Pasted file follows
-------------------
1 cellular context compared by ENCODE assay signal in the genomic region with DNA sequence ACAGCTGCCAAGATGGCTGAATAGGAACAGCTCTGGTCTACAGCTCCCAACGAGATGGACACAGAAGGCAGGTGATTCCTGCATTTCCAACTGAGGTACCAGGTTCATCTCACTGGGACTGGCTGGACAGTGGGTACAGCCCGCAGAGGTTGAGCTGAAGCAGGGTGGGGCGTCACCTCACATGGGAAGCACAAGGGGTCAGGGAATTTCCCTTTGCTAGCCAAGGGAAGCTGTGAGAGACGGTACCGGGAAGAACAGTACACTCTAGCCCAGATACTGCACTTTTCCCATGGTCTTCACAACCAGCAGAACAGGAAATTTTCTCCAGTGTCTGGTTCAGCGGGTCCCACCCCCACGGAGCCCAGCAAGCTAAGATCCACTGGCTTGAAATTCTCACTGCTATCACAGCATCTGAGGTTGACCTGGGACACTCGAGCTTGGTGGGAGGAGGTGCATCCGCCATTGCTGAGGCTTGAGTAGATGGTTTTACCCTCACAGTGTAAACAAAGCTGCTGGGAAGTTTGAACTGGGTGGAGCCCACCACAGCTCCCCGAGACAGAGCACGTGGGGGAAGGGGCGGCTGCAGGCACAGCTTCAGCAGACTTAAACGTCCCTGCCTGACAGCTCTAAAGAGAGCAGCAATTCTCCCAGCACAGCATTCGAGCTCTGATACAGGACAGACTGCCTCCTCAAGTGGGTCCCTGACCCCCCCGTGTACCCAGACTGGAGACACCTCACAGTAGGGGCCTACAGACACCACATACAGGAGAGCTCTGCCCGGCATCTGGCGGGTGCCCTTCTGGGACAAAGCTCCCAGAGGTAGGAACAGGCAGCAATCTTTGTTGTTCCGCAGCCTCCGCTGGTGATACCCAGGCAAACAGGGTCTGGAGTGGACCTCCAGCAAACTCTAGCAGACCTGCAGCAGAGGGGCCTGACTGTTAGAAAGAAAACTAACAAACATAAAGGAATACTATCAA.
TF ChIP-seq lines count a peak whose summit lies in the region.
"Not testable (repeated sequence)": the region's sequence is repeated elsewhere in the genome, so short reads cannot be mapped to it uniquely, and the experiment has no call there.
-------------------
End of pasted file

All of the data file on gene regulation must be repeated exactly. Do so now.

1 cellular context compared by ENCODE assay signal in the genomic region with DNA sequence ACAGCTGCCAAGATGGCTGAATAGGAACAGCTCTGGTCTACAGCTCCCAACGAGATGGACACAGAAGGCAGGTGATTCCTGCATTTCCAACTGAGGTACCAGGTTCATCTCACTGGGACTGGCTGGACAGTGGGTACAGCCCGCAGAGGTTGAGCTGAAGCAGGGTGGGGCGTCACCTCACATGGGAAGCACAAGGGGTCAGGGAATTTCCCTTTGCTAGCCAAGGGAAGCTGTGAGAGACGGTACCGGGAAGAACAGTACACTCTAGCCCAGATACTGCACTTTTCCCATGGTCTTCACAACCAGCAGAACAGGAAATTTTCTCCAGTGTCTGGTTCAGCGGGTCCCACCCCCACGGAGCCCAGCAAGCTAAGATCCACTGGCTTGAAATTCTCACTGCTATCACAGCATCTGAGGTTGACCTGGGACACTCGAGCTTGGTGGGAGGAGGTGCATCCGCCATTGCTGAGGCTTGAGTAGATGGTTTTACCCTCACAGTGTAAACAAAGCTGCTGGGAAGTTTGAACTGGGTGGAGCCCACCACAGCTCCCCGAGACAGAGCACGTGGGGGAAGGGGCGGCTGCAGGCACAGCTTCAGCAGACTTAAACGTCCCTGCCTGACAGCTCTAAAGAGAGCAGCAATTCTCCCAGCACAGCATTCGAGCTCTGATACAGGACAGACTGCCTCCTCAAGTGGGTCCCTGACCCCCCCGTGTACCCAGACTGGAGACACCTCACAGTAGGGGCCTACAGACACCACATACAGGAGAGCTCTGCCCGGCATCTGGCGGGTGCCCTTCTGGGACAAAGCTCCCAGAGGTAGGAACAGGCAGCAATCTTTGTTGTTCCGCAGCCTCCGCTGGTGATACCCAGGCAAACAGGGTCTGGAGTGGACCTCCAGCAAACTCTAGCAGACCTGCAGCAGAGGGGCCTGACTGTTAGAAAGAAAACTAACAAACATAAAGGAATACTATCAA.
TF ChIP-seq lines count a peak whose summit lies in the region.
"Not testable (repeated sequence)": the region's sequence is repeated elsewhere in the genome, so short reads cannot be mapped to it uniquely, and the experiment has no call there.